Alfred Romary - Biscuit Maker
Alfred Romary 1844 - 1929
Alfred Romary was born 16th April 1844 in Southborough, the son of John and Sophia Romary and had 6 siblings.
In 1865 he married Martha Harvey (1843-1930) and they had 9 children. (William, Annie, Frederick, Laura, Edith, Mabel, Lily, Martha, and Maud). 2 of their children Martha and Maud died within one year of each other.
He opened a bakery in 1862 at 26 Church Road, Tunbridge Wells and he was classed as a Wafer Cake Maker. His son William, at 24 years old, was his assistant in the bakery.
His biscuits were very popular, and were sold in Macy’s New York, food stores in Belgium and Paris as well as London in Harrods and Fortum and Masons. Romary biscuits were sold in tins, and on Fridays, you were able to purchase broken biscuits sold in a bag.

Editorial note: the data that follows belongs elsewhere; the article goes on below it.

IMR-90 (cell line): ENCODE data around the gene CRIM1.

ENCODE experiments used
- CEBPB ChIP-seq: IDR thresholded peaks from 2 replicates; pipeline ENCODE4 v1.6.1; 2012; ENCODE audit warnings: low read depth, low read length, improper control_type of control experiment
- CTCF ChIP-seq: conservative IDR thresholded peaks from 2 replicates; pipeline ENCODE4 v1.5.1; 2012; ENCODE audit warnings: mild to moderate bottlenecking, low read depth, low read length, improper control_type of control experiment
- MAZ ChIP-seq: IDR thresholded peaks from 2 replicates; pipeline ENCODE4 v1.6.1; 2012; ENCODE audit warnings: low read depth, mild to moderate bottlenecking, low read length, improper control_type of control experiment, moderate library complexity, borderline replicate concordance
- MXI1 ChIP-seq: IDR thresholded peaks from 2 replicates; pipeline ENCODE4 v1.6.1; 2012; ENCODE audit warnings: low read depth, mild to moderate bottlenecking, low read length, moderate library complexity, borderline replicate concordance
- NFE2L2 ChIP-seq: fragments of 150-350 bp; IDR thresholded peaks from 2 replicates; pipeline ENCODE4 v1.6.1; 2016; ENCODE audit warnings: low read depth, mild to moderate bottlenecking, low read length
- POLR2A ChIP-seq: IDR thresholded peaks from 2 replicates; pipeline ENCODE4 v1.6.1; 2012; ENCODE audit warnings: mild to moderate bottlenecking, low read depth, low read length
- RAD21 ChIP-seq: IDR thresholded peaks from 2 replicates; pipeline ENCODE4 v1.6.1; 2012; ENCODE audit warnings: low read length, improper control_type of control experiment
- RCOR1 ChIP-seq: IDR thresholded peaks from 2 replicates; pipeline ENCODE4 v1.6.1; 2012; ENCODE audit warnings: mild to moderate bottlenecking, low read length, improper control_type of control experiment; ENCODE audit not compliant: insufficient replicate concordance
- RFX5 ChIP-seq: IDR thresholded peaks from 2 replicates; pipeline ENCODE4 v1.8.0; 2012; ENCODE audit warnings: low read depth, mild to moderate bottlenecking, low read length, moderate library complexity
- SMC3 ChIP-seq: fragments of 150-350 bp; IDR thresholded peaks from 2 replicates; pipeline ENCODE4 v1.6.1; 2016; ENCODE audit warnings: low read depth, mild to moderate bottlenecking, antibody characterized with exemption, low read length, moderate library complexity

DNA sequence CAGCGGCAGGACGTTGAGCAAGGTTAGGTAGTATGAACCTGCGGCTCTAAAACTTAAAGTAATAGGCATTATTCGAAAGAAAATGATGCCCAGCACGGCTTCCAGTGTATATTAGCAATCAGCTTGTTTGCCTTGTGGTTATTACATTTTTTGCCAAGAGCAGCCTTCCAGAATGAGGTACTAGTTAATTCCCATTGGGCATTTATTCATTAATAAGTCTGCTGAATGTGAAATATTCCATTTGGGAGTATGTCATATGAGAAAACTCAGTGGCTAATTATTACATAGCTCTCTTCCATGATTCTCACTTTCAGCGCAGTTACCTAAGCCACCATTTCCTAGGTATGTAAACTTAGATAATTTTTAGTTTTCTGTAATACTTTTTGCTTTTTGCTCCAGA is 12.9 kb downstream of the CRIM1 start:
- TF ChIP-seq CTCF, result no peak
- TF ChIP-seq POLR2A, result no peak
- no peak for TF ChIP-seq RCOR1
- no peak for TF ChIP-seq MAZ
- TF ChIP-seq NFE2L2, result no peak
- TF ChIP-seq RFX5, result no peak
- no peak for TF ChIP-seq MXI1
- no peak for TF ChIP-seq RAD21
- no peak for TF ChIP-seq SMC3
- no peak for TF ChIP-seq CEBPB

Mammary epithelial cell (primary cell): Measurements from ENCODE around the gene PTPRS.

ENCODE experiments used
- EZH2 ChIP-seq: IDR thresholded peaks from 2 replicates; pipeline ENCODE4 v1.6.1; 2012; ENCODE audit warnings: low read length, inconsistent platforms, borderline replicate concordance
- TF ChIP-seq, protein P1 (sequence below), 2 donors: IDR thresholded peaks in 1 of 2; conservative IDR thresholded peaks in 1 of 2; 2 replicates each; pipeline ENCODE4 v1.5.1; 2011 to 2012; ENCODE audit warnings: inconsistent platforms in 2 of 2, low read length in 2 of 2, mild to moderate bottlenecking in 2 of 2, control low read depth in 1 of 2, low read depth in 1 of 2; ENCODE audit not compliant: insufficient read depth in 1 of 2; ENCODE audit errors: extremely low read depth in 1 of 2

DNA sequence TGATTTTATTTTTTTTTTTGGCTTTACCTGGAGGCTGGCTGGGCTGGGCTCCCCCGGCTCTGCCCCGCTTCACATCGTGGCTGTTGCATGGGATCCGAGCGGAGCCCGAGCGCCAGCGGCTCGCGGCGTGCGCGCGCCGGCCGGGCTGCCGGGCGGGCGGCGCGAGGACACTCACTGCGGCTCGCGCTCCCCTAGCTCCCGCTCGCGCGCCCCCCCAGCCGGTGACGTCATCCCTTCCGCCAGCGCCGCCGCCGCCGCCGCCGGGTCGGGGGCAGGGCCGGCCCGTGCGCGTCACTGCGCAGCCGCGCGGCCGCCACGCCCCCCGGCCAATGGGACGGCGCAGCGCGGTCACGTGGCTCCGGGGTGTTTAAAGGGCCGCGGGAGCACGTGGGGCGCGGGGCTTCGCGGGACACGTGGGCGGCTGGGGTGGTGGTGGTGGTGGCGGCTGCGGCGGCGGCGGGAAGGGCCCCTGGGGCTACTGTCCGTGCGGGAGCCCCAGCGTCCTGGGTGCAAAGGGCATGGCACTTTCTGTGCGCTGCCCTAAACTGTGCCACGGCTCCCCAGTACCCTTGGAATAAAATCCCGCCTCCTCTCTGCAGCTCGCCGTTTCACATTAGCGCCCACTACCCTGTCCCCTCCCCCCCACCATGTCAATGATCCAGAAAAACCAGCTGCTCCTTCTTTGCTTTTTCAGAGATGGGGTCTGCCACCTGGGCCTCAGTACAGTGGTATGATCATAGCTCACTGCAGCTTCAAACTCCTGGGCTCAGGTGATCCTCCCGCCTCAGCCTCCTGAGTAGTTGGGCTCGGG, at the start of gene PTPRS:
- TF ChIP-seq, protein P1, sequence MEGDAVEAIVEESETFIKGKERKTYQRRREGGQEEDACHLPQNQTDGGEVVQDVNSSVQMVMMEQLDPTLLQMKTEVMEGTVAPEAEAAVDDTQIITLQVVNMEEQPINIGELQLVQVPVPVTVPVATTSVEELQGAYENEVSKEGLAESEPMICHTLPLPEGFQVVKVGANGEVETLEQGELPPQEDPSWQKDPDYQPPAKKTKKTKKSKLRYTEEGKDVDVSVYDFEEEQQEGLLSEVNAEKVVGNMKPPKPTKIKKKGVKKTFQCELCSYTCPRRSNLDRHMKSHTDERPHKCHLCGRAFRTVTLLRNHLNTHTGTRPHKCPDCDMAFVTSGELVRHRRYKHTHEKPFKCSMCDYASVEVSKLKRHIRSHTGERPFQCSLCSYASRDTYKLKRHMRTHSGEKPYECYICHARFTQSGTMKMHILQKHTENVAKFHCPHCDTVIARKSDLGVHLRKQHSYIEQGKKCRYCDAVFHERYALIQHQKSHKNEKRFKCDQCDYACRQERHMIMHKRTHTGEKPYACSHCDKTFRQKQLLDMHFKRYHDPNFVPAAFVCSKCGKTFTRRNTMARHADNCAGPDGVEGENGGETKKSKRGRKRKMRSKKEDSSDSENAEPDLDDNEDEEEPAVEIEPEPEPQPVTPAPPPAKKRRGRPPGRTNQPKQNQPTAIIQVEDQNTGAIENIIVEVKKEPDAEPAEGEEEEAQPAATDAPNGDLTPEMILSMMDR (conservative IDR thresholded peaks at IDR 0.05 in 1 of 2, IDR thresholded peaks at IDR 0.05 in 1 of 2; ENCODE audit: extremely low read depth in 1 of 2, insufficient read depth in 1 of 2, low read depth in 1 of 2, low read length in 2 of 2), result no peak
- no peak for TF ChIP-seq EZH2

Queen Victoria visited the bakery on 23 December 1876 and liked the biscuits. In 1884 she gave his company a Royal Warrant to be a supplier of biscuits. Romary had letters proudly displayed in his bakery from royalty around Europe, who all loved his biscuits.
His warrant was renewed by King Edward VII on 9th August 1901 and in successive reigns. Queen Elizabeth II renewed the warrant on 1st August 1963. In 1926 A Romary & Co became a limited company when W.A.P Lane purchased it, and later it became part of Rowntree & Co (now part of Nestle). Rowntree built a new factory in Tunbridge Wells, and baked biscuits at the factory until 1957 when it closed.
Queen Elizabeth II liked Romary’s biscuits, so Rowntree decided to begin producing them, this time in Glasgow in 1963. The last batch was made for the wedding of the then Prince Charles and Lady Diana Spencer in 1981.
Alfred died on 26th March 1929.